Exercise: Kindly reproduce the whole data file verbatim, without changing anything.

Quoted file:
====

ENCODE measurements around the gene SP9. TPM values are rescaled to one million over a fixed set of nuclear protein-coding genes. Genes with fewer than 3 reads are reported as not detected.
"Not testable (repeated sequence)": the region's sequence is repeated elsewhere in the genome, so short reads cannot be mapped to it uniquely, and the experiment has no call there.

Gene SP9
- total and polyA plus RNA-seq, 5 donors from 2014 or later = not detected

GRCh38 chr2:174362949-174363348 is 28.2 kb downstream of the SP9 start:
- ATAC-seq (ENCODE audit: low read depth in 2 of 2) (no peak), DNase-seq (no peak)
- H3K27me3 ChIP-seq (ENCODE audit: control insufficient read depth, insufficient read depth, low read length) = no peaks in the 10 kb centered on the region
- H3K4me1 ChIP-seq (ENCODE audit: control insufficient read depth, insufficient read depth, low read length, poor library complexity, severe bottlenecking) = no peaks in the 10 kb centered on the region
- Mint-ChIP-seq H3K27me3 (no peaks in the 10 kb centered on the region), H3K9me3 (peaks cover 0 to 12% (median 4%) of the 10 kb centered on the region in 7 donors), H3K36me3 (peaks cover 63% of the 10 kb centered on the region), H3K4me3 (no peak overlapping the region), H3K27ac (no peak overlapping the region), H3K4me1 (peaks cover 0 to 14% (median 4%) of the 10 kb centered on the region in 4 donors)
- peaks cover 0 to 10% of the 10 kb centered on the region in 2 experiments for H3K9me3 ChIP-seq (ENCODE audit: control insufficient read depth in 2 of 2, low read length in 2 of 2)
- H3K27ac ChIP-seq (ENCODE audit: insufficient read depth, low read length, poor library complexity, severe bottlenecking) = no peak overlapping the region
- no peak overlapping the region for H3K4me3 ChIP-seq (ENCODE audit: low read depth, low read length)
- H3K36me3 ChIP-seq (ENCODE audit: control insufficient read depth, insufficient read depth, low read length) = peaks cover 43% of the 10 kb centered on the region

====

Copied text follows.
ENCODE measurements around the gene SP9. TPM values are rescaled to one million over a fixed set of nuclear protein-coding genes. Genes with fewer than 3 reads are reported as not detected.
"Not testable (repeated sequence)": the region's sequence is repeated elsewhere in the genome, so short reads cannot be mapped to it uniquely, and the experiment has no call there.

Gene SP9
- total and polyA plus RNA-seq, 5 donors from 2014 or later = not detected

GRCh38 chr2:174362949-174363348 is 28.2 kb downstream of the SP9 start:
- ATAC-seq (ENCODE audit: low read depth in 2 of 2) (no peak), DNase-seq (no peak)
- H3K27me3 ChIP-seq (ENCODE audit: control insufficient read depth, insufficient read depth, low read length) = no peaks in the 10 kb centered on the region
- H3K4me1 ChIP-seq (ENCODE audit: control insufficient read depth, insufficient read depth, low read length, poor library complexity, severe bottlenecking) = no peaks in the 10 kb centered on the region
- Mint-ChIP-seq H3K27me3 (no peaks in the 10 kb centered on the region), H3K9me3 (peaks cover 0 to 12% (median 4%) of the 10 kb centered on the region in 7 donors), H3K36me3 (peaks cover 63% of the 10 kb centered on the region), H3K4me3 (no peak overlapping the region), H3K27ac (no peak overlapping the region), H3K4me1 (peaks cover 0 to 14% (median 4%) of the 10 kb centered on the region in 4 donors)
- peaks cover 0 to 10% of the 10 kb centered on the region in 2 experiments for H3K9me3 ChIP-seq (ENCODE audit: control insufficient read depth in 2 of 2, low read length in 2 of 2)
- H3K27ac ChIP-seq (ENCODE audit: insufficient read depth, low read length, poor library complexity, severe bottlenecking) = no peak overlapping the region
- no peak overlapping the region for H3K4me3 ChIP-seq (ENCODE audit: low read depth, low read length)
- H3K36me3 ChIP-seq (ENCODE audit: control insufficient read depth, insufficient read depth, low read length) = peaks cover 43% of the 10 kb centered on the region